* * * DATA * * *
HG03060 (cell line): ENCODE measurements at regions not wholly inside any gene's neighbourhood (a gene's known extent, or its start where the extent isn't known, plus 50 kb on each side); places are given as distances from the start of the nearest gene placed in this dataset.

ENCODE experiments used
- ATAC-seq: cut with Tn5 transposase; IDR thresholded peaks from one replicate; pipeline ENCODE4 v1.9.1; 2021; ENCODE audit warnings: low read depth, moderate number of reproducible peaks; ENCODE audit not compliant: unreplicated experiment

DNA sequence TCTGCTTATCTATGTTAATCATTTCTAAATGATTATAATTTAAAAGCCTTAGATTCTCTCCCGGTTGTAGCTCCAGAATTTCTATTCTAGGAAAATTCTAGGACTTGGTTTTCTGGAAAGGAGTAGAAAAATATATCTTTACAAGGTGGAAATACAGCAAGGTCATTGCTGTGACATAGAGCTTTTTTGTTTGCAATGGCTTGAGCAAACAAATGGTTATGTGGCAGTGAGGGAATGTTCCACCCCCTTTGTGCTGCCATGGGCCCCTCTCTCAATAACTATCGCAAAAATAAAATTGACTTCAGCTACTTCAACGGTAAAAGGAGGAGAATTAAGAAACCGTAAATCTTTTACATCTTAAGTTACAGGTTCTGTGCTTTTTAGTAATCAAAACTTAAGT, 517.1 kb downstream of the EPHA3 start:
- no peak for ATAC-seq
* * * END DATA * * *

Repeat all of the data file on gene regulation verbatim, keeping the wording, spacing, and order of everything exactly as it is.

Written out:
HG03060 (cell line): ENCODE measurements at regions not wholly inside any gene's neighbourhood (a gene's known extent, or its start where the extent isn't known, plus 50 kb on each side); places are given as distances from the start of the nearest gene placed in this dataset.

ENCODE experiments used
- ATAC-seq: cut with Tn5 transposase; IDR thresholded peaks from one replicate; pipeline ENCODE4 v1.9.1; 2021; ENCODE audit warnings: low read depth, moderate number of reproducible peaks; ENCODE audit not compliant: unreplicated experiment

DNA sequence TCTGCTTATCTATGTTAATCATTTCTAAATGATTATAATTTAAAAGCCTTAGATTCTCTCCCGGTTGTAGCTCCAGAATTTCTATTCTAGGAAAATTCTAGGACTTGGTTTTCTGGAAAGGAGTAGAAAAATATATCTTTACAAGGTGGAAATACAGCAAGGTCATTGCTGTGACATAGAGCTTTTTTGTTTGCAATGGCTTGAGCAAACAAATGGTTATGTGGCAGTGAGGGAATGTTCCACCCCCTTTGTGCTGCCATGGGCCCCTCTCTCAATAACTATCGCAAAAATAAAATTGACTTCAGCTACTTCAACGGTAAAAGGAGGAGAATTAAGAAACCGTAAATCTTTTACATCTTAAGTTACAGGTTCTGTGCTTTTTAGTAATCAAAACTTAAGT, 517.1 kb downstream of the EPHA3 start:
- no peak for ATAC-seq